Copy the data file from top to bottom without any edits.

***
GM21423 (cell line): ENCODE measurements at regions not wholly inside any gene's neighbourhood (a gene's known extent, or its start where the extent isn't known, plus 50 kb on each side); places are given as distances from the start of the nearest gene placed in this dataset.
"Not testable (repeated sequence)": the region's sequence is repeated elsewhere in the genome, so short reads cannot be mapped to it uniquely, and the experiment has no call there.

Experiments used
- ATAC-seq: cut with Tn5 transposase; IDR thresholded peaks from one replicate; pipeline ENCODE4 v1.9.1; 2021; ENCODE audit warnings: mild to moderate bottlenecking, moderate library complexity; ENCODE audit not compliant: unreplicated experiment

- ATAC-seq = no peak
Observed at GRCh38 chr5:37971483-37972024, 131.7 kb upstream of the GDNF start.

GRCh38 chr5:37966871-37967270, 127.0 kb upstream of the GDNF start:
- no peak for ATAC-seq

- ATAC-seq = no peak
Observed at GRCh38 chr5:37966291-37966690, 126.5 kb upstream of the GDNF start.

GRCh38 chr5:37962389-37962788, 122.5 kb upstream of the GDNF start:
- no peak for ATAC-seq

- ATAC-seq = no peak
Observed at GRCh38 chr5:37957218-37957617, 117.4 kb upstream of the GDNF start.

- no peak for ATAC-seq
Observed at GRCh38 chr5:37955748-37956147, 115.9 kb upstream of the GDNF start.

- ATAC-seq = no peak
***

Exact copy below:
GM21423 (cell line): ENCODE measurements at regions not wholly inside any gene's neighbourhood (a gene's known extent, or its start where the extent isn't known, plus 50 kb on each side); places are given as distances from the start of the nearest gene placed in this dataset.
"Not testable (repeated sequence)": the region's sequence is repeated elsewhere in the genome, so short reads cannot be mapped to it uniquely, and the experiment has no call there.

Experiments used
- ATAC-seq: cut with Tn5 transposase; IDR thresholded peaks from one replicate; pipeline ENCODE4 v1.9.1; 2021; ENCODE audit warnings: mild to moderate bottlenecking, moderate library complexity; ENCODE audit not compliant: unreplicated experiment

- ATAC-seq = no peak
Observed at GRCh38 chr5:37971483-37972024, 131.7 kb upstream of the GDNF start.

GRCh38 chr5:37966871-37967270, 127.0 kb upstream of the GDNF start:
- no peak for ATAC-seq

- ATAC-seq = no peak
Observed at GRCh38 chr5:37966291-37966690, 126.5 kb upstream of the GDNF start.

GRCh38 chr5:37962389-37962788, 122.5 kb upstream of the GDNF start:
- no peak for ATAC-seq

- ATAC-seq = no peak
Observed at GRCh38 chr5:37957218-37957617, 117.4 kb upstream of the GDNF start.

- no peak for ATAC-seq
Observed at GRCh38 chr5:37955748-37956147, 115.9 kb upstream of the GDNF start.

- ATAC-seq = no peak